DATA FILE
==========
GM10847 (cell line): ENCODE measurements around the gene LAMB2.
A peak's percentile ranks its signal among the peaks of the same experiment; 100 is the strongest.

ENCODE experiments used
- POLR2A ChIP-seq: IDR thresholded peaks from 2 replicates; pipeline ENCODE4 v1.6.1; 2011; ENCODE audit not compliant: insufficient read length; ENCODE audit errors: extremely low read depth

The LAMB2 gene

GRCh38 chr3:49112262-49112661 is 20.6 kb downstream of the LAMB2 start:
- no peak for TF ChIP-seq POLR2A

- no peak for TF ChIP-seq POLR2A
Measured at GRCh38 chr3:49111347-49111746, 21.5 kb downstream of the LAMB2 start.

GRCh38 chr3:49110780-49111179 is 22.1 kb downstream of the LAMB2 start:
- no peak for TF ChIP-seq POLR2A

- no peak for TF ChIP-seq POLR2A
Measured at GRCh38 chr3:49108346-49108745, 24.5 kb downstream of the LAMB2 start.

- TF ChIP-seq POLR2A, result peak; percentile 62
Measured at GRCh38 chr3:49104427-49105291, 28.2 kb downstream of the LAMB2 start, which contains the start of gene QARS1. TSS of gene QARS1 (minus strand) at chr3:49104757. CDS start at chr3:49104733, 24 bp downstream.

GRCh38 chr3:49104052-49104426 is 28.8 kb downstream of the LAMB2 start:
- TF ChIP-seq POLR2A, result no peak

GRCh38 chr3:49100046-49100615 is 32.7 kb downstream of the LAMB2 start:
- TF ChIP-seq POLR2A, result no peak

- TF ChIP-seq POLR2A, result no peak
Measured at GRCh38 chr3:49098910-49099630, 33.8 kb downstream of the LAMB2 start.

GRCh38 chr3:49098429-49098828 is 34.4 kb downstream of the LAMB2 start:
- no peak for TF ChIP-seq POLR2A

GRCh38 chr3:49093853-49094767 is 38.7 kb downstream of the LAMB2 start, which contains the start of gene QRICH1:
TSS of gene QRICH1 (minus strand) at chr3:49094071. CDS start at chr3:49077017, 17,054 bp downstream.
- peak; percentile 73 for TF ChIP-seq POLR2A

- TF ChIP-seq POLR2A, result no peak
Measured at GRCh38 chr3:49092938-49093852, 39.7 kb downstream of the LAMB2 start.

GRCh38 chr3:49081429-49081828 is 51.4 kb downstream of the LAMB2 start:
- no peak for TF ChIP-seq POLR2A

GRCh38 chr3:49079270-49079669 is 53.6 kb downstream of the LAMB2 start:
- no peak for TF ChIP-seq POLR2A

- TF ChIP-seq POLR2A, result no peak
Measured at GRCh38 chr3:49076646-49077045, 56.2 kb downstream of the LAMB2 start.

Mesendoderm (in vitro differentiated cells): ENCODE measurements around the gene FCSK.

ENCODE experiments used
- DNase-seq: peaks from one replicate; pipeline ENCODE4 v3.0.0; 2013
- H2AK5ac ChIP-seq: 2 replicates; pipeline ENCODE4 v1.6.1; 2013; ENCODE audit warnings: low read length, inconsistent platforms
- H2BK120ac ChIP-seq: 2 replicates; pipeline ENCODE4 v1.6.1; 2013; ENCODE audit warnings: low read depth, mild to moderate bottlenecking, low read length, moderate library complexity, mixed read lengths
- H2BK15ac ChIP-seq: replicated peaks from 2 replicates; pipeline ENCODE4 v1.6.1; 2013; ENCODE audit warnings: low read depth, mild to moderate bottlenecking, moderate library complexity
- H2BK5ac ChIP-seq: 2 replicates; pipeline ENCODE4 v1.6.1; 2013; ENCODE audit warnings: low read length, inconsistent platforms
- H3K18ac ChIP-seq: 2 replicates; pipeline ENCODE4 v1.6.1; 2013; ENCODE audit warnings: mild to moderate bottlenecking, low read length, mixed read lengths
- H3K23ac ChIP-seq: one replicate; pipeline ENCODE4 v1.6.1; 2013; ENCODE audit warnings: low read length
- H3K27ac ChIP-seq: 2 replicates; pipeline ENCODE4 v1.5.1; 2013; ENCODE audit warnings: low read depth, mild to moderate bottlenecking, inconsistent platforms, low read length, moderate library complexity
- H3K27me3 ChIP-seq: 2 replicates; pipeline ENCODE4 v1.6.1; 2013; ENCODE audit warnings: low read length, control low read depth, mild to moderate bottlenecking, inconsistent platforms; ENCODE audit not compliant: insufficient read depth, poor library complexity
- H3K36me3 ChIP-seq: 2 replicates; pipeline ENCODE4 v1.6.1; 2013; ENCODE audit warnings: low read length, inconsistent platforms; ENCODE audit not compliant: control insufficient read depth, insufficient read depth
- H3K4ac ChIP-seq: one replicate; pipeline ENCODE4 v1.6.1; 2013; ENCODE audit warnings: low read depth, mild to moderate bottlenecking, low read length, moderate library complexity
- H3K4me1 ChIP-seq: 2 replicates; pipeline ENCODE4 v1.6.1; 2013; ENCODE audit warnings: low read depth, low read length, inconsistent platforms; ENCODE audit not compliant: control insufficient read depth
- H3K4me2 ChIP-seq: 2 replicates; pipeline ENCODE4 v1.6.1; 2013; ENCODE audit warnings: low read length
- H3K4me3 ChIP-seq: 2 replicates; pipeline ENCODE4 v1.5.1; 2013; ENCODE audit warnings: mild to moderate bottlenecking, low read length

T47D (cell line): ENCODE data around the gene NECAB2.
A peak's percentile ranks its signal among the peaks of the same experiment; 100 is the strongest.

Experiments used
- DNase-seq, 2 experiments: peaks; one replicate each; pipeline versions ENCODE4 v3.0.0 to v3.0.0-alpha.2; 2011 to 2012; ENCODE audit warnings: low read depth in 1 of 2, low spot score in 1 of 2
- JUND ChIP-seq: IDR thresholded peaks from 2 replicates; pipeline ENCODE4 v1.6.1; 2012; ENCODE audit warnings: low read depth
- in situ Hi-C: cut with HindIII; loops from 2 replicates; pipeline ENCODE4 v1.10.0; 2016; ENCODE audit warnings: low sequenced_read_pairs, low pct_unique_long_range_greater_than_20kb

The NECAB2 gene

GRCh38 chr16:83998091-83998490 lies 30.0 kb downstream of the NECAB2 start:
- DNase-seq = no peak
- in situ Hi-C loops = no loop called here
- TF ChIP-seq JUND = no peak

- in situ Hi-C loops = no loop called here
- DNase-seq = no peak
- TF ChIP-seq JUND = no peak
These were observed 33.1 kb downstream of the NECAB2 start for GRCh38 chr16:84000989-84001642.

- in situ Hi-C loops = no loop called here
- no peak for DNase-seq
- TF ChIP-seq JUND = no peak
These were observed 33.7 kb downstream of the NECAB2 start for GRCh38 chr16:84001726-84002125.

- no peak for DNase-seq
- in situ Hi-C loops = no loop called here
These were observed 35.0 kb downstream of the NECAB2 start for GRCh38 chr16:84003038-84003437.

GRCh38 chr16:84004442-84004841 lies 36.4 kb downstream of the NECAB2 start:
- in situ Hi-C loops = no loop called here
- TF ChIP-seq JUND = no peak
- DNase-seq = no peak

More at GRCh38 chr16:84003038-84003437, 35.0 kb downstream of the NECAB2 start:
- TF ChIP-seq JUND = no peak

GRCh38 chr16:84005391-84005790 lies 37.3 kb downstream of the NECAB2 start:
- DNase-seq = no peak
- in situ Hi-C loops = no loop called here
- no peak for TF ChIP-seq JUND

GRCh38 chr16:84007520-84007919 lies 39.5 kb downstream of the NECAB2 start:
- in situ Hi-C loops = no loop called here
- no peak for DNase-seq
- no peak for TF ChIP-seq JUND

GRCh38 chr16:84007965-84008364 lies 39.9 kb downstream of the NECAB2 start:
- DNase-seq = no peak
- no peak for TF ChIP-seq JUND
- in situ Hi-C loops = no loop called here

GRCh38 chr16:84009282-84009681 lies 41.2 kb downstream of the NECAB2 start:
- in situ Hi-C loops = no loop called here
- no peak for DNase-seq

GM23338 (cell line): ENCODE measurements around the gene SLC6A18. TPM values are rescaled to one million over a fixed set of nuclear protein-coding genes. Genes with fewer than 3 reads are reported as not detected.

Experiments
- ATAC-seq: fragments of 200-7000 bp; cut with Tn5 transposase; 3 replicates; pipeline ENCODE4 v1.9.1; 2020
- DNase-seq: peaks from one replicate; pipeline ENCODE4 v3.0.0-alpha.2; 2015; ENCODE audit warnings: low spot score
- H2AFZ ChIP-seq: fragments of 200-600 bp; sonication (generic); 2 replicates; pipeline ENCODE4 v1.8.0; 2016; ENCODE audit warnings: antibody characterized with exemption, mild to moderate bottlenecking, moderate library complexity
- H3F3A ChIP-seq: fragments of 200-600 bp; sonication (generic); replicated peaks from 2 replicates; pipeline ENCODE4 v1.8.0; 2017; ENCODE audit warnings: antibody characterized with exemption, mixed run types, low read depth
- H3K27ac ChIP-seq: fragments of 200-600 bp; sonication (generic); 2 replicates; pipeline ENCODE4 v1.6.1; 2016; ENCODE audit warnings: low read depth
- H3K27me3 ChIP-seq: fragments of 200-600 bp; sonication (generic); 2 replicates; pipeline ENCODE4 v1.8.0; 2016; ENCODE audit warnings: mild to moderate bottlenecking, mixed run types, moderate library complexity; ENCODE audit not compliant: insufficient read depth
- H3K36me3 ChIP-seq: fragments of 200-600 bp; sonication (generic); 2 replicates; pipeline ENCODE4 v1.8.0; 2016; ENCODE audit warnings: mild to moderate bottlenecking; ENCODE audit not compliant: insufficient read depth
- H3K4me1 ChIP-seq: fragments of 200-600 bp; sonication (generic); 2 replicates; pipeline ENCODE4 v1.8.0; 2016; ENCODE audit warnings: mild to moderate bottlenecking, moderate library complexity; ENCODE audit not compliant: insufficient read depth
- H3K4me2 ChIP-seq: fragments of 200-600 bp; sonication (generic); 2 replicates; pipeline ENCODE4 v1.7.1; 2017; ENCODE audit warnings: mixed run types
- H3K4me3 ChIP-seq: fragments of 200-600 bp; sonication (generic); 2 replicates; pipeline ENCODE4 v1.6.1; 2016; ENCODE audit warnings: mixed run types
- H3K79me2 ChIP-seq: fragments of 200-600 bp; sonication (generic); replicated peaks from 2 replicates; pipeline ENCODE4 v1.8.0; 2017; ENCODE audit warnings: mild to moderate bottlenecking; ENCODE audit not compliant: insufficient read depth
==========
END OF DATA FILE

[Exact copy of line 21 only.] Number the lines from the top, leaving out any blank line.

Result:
Measured at GRCh38 chr3:49098910-49099630, 33.8 kb downstream of the LAMB2 start.